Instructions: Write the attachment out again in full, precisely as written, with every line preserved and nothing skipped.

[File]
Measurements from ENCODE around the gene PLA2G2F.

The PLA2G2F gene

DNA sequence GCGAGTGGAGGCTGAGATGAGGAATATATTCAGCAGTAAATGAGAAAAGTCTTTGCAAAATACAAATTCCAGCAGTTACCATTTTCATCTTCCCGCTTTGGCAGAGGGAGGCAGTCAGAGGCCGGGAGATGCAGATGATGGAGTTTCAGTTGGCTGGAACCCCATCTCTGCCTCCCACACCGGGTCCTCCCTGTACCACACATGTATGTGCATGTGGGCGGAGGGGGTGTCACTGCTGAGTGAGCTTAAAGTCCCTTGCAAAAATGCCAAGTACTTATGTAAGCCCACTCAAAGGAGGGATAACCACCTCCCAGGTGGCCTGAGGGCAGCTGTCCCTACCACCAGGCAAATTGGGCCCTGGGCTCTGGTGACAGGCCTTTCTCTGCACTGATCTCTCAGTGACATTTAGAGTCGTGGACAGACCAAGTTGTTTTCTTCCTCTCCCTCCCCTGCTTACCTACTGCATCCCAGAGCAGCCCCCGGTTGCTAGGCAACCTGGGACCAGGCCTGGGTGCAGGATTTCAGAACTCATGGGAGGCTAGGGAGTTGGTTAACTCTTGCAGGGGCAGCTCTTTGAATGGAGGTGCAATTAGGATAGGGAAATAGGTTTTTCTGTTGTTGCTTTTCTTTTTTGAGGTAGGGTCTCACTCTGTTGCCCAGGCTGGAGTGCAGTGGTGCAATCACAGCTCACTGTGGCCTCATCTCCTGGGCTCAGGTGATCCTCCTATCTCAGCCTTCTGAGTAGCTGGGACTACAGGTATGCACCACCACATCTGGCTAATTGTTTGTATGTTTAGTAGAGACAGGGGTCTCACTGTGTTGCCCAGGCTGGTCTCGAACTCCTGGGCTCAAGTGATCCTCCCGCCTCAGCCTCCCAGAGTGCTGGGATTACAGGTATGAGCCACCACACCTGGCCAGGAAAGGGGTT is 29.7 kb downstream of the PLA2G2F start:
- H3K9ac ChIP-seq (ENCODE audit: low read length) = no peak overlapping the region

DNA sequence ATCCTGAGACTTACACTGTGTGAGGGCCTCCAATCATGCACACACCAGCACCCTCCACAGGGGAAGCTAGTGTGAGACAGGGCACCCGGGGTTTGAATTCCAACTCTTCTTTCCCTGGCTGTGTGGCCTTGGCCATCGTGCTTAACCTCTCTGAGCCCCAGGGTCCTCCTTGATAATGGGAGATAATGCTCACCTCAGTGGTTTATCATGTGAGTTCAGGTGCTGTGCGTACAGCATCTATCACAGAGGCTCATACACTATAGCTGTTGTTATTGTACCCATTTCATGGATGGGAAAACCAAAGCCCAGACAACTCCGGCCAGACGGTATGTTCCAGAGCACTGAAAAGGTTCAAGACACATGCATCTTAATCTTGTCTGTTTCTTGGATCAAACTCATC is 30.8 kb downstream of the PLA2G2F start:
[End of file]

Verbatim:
Measurements from ENCODE around the gene PLA2G2F.

The PLA2G2F gene

DNA sequence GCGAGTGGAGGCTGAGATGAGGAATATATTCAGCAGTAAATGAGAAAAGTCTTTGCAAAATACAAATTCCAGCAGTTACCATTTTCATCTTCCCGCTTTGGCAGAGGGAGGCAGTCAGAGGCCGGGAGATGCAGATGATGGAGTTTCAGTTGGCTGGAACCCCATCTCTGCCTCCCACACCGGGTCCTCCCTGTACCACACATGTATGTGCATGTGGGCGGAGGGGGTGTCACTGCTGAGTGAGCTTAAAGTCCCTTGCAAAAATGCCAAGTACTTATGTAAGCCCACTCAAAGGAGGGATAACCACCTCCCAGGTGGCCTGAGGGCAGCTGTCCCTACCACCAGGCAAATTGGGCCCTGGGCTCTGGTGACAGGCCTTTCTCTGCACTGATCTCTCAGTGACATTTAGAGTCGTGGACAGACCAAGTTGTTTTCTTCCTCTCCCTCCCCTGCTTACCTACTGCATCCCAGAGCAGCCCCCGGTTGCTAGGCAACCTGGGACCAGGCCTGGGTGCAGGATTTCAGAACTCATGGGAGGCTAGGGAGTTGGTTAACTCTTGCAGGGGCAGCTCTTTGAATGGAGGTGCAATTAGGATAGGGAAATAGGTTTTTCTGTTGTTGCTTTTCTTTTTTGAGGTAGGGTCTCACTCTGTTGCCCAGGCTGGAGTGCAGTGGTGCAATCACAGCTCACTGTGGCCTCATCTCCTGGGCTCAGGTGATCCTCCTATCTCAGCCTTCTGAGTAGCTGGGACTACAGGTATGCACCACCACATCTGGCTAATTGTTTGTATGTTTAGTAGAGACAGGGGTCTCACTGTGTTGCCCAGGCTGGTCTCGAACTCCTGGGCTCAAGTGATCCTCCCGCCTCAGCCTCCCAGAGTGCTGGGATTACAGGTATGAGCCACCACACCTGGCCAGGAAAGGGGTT is 29.7 kb downstream of the PLA2G2F start:
- H3K9ac ChIP-seq (ENCODE audit: low read length) = no peak overlapping the region

DNA sequence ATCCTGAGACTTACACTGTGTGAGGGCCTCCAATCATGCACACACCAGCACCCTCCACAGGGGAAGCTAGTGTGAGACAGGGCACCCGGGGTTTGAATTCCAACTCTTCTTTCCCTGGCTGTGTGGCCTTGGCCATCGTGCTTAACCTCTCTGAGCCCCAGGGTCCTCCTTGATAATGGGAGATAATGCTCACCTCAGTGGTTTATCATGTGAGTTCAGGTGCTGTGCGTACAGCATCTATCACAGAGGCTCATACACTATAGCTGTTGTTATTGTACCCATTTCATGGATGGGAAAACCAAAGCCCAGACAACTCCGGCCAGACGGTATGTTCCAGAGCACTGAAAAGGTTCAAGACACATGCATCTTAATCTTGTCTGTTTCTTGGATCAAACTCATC is 30.8 kb downstream of the PLA2G2F start: